If not for the great Secretariat, Sigmond Summer and Claiborne Farms’ Sham would have been the best 2-year-old of 1972 and best 3-year-old of 1973, thanks to his impressive California-based march toward the Kentucky Derby.
The nearly black son of Pretense and the Spinaway Stakes-winning Princequillo mare Sequoia won his first four races before running into trouble in his final three Derby preps, though he did finish in front of Secretariat the first time they met in the 1973 Wood Memorial.
Secretariat still holds the record for the fastest Derby in history and, in addition to being well-known as the horse to have finished closest to him in both the Derby and the Preakness, Sham ran what is likely the second-fastest Derby time in history. Secretariat logged the spectacular figure of 1:58.40 for the 10 furlongs and Monarchos posted the second-fastest time at the distance under the Twin Spires of 1:59.97, three one-hundredths of a tick slower than the 2:00 Northern Dancer posted in 1964. However, if going by the old rule of thumb that 1/5 of a second equals one length, then Sham’s 2 ½-length deficit to Secretariat in 1973 makes his final time 1:59.90, which is seven one hundredths faster than Monarchos. It’s a debate that will never be settled, but is certainly fun to participate in.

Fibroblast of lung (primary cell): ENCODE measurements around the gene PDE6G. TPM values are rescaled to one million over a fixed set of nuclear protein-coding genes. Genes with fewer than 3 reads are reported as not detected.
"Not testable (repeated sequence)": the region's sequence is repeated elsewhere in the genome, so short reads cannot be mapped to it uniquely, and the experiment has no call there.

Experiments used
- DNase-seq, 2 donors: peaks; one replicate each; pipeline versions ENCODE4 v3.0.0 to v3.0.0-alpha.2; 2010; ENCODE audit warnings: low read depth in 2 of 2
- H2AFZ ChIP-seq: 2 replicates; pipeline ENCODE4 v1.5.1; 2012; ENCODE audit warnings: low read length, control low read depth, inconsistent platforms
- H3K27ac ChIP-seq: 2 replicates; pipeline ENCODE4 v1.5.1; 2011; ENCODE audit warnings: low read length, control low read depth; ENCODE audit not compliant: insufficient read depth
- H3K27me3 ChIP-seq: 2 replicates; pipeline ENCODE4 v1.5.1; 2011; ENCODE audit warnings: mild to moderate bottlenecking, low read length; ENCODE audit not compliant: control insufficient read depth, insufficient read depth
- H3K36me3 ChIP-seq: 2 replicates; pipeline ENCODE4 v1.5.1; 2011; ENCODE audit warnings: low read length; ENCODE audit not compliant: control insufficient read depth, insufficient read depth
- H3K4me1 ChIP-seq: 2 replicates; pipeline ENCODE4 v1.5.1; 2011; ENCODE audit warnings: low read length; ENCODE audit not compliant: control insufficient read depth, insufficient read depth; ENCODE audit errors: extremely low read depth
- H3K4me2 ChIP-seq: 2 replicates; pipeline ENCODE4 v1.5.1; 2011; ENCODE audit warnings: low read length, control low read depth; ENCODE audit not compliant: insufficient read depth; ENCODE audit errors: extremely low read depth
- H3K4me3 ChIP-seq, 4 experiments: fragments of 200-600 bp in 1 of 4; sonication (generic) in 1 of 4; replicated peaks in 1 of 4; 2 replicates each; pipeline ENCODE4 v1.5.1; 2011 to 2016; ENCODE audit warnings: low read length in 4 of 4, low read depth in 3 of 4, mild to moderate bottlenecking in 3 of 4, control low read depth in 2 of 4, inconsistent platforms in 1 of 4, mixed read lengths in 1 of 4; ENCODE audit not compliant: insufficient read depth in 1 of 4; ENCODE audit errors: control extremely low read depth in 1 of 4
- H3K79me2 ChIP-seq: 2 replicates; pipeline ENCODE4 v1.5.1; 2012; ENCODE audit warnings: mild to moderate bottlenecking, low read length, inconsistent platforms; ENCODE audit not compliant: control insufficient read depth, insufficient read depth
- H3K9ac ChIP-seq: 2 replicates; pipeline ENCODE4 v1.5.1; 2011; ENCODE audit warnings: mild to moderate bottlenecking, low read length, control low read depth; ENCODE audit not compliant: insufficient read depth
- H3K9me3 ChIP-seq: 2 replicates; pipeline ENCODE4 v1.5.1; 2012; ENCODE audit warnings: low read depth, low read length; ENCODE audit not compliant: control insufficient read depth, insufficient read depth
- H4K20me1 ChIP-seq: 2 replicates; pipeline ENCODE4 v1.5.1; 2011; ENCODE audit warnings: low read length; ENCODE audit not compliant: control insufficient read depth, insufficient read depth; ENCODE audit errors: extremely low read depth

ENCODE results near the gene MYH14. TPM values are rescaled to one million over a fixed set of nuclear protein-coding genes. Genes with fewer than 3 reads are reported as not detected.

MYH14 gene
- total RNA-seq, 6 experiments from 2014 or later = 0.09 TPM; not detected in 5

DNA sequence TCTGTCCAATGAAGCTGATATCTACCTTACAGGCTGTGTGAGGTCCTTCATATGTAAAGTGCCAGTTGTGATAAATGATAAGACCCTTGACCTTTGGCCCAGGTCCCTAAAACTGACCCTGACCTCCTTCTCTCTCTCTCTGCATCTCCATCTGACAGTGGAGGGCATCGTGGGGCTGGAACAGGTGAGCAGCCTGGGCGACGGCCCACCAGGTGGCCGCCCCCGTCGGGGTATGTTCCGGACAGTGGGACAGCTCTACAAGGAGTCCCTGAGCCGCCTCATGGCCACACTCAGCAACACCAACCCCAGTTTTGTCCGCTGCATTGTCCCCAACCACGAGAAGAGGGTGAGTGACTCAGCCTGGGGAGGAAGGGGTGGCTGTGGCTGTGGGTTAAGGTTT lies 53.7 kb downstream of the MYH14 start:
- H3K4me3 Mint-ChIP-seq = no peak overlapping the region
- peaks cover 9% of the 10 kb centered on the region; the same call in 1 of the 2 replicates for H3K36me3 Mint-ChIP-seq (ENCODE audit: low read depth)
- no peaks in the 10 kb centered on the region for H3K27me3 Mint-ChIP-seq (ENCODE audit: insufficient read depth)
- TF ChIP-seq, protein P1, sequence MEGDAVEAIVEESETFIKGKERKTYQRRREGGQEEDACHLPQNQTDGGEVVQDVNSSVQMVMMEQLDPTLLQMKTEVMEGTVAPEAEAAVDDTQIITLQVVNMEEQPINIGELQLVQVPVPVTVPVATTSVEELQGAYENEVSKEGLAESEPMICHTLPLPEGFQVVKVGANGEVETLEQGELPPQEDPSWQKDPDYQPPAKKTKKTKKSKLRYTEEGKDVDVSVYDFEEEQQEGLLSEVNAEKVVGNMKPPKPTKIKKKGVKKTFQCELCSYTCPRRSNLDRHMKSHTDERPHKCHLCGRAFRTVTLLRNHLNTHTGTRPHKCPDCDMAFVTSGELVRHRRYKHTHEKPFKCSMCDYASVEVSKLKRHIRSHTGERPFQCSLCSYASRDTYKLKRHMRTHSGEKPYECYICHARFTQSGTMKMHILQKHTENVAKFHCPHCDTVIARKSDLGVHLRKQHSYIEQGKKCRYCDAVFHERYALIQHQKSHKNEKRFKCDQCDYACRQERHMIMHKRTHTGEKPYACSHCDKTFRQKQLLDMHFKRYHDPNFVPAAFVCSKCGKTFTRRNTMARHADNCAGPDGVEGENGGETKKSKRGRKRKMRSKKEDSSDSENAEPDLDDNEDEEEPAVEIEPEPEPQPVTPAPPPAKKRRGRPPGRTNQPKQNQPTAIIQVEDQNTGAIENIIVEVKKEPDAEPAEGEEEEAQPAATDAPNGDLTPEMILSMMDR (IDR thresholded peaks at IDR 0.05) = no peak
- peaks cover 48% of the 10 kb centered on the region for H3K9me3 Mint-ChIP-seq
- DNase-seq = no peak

Sham went on to finish second in the Preakness and last in the Belmont Stakes, where he was injured. He then retired to Spendthrift Farm and subsequently moved to Walmac, where he’d spend the rest of his life before passing away from a heart attack in his stall at age 23 in 1993. He was a decent sire, but is known more as a top-notch broodmare sire.
In 2001, Santa Anita Park decided to honor 1973’s best colt from the West and that year’s Santa Anita Derby winner with his own race. Ever since then, the Sham Stakes (GIII) has served as Southern California’s first major Kentucky Derby prep of the new year and, in 2019, as in years past, the winner will collect 10 valuable points to make the gate at Churchill Downs on the first Saturday in May — points that could mean everything when the final 20 hopefuls are clamoring to get in the gate.
Though no Sham winner has ever made a substantial impact since its first running, the race continues to draw some of the better names during the early stages of the Triple Crown trail. And the race has certainly produced some good horses — like two-time Breeders’ Cup Dirt Mile (GI) winner Goldencents, fellow Dirt Mile winner Tapizar and Travers (GI) winner Colonel John.